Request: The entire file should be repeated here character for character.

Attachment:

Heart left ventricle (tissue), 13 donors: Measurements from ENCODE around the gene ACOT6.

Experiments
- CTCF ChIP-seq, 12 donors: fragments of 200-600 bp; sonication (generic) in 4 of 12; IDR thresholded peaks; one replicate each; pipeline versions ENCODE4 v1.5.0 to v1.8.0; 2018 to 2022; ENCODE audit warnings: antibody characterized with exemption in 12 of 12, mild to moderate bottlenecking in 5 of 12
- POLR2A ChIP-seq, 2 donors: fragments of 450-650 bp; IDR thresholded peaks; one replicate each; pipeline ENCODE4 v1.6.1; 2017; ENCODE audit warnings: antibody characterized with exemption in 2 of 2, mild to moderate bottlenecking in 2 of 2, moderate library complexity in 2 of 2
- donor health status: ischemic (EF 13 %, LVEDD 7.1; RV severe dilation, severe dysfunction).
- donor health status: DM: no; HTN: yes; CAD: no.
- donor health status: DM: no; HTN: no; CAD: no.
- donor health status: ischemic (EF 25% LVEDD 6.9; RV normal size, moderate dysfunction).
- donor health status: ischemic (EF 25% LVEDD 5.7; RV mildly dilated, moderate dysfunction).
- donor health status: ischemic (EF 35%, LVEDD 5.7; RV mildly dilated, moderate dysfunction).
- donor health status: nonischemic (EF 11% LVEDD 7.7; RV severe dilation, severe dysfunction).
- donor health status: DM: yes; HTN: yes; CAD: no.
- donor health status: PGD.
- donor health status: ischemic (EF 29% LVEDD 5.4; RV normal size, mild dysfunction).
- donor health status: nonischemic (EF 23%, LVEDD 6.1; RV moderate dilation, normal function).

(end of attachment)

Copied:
Heart left ventricle (tissue), 13 donors: Measurements from ENCODE around the gene ACOT6.

Experiments
- CTCF ChIP-seq, 12 donors: fragments of 200-600 bp; sonication (generic) in 4 of 12; IDR thresholded peaks; one replicate each; pipeline versions ENCODE4 v1.5.0 to v1.8.0; 2018 to 2022; ENCODE audit warnings: antibody characterized with exemption in 12 of 12, mild to moderate bottlenecking in 5 of 12
- POLR2A ChIP-seq, 2 donors: fragments of 450-650 bp; IDR thresholded peaks; one replicate each; pipeline ENCODE4 v1.6.1; 2017; ENCODE audit warnings: antibody characterized with exemption in 2 of 2, mild to moderate bottlenecking in 2 of 2, moderate library complexity in 2 of 2
- donor health status: ischemic (EF 13 %, LVEDD 7.1; RV severe dilation, severe dysfunction).
- donor health status: DM: no; HTN: yes; CAD: no.
- donor health status: DM: no; HTN: no; CAD: no.
- donor health status: ischemic (EF 25% LVEDD 6.9; RV normal size, moderate dysfunction).
- donor health status: ischemic (EF 25% LVEDD 5.7; RV mildly dilated, moderate dysfunction).
- donor health status: ischemic (EF 35%, LVEDD 5.7; RV mildly dilated, moderate dysfunction).
- donor health status: nonischemic (EF 11% LVEDD 7.7; RV severe dilation, severe dysfunction).
- donor health status: DM: yes; HTN: yes; CAD: no.
- donor health status: PGD.
- donor health status: ischemic (EF 29% LVEDD 5.4; RV normal size, mild dysfunction).
- donor health status: nonischemic (EF 23%, LVEDD 6.1; RV moderate dilation, normal function).